With the rise of usage in consumer electronics comes an increasing level of headaches regarding its disposal, once its lifecycle ends.
According to a new report courtesy of UN International Telecommunication Union, around 45 million tonnes of electronics were disposed last year. The amount is equal to build the Eiffel Tower 4500 times. Of that, a measly 20%, or 8.9 million tonnes, was recycled last year.
The remaining 80%, or 35.8 million tonnes, remained undocumented last year. The overwhelming amount, or 76%, is off the grid, likely dumped, traded with lax monitoring or recycled under shoddy conditions.
The worth of all that undocumented e-waste is said to be around $55 million, $9 million of which came from smartphones. Overall, the amount of e-waste increased by 8% compared to the year before. Since 2007, it has increased by more than 50 percent.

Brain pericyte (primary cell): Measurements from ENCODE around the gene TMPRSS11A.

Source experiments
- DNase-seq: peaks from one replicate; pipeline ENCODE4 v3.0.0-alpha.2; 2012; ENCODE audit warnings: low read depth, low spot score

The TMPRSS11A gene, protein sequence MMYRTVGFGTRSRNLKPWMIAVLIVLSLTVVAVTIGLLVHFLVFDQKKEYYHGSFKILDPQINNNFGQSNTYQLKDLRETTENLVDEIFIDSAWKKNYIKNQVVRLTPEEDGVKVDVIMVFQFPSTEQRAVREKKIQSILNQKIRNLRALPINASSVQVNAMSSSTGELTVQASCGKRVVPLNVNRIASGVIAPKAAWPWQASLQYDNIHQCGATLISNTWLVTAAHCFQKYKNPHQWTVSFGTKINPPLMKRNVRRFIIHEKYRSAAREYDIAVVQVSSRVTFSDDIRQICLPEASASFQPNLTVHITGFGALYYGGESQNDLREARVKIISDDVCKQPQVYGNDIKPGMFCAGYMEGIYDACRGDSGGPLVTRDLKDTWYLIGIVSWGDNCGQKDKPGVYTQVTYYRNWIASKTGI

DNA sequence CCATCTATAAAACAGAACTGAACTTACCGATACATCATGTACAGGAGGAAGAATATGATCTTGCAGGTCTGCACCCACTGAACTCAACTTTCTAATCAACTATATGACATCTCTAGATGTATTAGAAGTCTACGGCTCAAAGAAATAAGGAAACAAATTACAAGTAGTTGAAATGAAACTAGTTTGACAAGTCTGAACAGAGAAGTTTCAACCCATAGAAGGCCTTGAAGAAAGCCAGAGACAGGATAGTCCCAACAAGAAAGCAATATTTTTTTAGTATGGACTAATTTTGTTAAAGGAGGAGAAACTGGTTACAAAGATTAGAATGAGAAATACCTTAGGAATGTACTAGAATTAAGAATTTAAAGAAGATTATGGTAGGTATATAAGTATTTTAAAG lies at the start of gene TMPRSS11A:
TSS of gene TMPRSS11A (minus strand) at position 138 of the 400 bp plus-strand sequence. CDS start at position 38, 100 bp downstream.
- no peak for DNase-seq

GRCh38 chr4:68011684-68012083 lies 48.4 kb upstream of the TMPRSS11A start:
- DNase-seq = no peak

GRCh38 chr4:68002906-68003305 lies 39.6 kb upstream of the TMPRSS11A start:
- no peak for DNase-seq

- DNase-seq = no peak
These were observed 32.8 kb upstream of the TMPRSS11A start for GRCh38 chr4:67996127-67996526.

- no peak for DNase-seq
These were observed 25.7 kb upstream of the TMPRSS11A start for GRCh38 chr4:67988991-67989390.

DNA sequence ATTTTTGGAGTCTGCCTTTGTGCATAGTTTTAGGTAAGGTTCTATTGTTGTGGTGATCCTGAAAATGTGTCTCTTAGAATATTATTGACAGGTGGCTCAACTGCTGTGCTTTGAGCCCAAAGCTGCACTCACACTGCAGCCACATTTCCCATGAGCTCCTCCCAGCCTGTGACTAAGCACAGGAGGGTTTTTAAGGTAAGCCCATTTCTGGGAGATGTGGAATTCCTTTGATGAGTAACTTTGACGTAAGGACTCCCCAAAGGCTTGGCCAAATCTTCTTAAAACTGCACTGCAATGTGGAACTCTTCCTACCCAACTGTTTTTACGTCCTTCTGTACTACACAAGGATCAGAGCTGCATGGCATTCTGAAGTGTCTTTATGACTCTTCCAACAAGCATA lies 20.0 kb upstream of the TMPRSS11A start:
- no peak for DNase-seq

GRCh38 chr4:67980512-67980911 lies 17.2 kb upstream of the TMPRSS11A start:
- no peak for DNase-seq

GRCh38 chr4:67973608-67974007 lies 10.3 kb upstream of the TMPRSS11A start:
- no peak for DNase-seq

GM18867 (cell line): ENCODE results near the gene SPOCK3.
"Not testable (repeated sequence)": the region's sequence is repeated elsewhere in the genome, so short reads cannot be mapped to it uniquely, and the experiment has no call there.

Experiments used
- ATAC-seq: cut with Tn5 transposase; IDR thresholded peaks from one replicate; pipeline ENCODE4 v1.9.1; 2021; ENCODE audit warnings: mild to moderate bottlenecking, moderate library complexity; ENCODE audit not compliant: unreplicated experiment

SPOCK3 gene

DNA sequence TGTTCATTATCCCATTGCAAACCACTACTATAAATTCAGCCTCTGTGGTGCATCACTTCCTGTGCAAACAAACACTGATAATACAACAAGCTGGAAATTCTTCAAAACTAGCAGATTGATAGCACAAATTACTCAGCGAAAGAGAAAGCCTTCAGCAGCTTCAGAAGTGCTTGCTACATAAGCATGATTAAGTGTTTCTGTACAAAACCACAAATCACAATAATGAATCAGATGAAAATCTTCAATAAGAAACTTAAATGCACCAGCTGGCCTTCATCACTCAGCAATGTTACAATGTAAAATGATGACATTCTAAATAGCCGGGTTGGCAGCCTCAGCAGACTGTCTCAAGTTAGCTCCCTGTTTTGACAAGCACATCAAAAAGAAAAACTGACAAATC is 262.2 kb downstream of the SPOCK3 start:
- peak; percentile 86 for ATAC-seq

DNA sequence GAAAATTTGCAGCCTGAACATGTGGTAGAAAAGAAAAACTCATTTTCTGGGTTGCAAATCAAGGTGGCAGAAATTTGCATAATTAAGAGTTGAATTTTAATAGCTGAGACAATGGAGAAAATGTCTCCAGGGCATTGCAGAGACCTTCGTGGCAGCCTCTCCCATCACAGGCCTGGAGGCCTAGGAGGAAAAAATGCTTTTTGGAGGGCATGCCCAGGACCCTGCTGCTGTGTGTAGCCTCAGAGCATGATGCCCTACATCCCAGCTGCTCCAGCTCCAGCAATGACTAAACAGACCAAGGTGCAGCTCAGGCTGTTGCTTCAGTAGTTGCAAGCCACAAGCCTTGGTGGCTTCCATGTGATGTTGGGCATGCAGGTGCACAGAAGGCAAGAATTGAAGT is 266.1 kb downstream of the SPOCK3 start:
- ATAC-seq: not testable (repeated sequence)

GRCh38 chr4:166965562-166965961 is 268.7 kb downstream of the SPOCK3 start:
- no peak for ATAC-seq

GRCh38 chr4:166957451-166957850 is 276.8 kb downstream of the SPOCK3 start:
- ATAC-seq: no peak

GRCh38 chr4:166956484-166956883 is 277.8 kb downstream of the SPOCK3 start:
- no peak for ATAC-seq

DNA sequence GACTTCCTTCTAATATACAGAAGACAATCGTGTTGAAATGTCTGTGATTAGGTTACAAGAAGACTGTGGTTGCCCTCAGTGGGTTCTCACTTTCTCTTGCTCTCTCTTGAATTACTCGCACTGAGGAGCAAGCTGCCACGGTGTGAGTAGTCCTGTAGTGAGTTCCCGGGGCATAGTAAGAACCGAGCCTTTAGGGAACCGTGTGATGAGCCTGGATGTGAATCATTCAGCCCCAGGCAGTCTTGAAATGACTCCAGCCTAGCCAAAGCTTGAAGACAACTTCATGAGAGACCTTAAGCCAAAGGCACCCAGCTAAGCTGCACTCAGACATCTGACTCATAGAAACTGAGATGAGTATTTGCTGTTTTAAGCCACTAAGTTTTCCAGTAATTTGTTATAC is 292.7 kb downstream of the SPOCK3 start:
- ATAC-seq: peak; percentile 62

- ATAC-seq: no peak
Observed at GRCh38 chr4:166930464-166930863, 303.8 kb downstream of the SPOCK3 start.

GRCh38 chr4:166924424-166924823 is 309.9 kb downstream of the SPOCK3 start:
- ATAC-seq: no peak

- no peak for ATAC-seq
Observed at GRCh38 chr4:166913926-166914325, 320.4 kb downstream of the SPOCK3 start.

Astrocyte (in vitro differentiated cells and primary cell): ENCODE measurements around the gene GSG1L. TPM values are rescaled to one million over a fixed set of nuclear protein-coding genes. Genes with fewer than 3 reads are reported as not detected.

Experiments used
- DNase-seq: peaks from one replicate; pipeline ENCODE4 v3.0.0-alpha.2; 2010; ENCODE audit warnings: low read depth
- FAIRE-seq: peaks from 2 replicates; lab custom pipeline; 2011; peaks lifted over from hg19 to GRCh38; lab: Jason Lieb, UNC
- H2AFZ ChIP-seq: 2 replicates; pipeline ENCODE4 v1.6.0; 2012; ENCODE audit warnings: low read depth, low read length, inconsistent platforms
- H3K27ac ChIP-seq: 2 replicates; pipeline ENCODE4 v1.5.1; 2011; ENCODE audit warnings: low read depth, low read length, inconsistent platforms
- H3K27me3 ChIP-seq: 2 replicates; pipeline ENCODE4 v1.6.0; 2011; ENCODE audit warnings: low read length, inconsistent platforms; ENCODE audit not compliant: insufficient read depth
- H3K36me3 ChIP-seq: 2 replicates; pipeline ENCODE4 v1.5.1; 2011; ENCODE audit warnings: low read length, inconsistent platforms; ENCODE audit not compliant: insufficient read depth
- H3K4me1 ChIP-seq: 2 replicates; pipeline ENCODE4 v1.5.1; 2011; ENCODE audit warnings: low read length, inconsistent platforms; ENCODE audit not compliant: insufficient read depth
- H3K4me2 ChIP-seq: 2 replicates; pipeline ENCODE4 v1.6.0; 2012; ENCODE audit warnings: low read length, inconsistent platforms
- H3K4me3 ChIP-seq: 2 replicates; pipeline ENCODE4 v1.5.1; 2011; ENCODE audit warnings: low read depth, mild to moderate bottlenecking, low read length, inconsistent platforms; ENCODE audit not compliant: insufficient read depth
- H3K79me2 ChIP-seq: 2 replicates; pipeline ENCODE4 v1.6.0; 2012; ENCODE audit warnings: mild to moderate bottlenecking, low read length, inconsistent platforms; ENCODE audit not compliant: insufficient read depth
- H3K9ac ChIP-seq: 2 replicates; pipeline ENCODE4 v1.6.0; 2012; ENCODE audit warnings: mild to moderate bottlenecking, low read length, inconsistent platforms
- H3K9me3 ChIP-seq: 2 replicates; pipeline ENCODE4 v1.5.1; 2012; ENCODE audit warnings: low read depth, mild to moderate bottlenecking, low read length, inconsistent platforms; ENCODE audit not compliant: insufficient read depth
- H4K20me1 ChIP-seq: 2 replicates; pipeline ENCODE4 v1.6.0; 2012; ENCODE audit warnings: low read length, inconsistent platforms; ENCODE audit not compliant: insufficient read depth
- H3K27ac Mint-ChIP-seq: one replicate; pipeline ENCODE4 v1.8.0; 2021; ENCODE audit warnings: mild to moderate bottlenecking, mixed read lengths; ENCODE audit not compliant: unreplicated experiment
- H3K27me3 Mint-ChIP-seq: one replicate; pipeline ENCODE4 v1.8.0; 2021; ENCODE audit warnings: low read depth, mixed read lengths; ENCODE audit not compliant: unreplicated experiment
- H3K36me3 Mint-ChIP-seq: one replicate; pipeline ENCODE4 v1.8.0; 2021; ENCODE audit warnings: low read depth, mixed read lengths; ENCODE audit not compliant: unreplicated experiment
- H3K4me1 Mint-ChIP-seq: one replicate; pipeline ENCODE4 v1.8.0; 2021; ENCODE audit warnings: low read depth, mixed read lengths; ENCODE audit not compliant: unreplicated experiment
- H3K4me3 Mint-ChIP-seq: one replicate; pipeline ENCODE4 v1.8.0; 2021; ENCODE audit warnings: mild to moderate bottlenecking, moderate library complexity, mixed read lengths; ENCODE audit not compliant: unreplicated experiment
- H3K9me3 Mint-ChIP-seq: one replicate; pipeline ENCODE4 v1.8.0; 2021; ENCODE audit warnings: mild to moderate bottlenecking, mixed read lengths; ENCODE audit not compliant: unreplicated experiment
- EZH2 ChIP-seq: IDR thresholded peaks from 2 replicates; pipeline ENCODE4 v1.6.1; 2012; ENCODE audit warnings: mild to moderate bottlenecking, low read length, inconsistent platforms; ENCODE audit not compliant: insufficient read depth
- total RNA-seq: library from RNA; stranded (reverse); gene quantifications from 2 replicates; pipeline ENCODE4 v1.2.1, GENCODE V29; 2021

The recycling rates varied as widely as possible from the developed to the emerging countries. In Switzerland, Sweden or Norway it hangs at over 70% while in Africa, the recycling rates are negligible.
China and US account for the highest amount of e-waste generated, with 7.2 and 6.3 million metric tonnes generated, respectively. Germany produces the highest amount of e-waste per capita, followed by France, US, Italy and Japan.
Due to decreasing usage cycles of consumer technology items such as smartphones and wearables, not to mention planned obsolescence of these items, the situation can hardly be expected to improve in the future.
By 2018 the amount of e-waste generated will rise to 50 million metric tonnes, and is expected to skyrocket to 52.2 million metric tonnes by 2021.